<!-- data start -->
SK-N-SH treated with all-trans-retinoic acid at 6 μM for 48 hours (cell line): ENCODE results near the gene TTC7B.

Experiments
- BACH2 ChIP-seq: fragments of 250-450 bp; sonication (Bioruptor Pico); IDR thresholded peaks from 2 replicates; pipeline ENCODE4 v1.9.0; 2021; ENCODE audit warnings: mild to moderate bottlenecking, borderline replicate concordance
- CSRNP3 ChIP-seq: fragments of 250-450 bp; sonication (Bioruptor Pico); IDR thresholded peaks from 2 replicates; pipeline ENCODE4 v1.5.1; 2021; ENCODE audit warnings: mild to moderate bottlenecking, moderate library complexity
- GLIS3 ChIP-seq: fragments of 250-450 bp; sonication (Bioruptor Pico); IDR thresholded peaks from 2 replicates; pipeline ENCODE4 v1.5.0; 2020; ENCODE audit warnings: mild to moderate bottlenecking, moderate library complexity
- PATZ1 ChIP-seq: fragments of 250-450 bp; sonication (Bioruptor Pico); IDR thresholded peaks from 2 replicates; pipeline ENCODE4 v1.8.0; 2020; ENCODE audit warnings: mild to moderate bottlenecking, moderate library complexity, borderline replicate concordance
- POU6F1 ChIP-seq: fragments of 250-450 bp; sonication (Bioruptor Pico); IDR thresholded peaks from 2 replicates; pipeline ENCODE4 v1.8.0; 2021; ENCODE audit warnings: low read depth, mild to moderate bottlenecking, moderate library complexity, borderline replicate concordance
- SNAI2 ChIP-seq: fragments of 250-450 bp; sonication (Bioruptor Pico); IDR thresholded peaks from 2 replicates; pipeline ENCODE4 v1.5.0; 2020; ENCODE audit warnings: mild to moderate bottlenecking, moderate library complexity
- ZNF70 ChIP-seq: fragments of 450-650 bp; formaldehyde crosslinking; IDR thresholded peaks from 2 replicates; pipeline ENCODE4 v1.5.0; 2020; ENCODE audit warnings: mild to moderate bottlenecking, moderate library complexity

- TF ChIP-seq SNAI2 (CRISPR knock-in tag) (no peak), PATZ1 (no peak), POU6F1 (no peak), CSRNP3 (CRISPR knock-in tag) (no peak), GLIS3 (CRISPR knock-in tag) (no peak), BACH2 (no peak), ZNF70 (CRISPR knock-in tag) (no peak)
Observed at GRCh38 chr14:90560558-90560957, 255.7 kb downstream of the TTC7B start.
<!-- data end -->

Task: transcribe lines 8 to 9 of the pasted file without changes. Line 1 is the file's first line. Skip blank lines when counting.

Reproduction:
- SNAI2 ChIP-seq: fragments of 250-450 bp; sonication (Bioruptor Pico); IDR thresholded peaks from 2 replicates; pipeline ENCODE4 v1.5.0; 2020; ENCODE audit warnings: mild to moderate bottlenecking, moderate library complexity
- ZNF70 ChIP-seq: fragments of 450-650 bp; formaldehyde crosslinking; IDR thresholded peaks from 2 replicates; pipeline ENCODE4 v1.5.0; 2020; ENCODE audit warnings: mild to moderate bottlenecking, moderate library complexity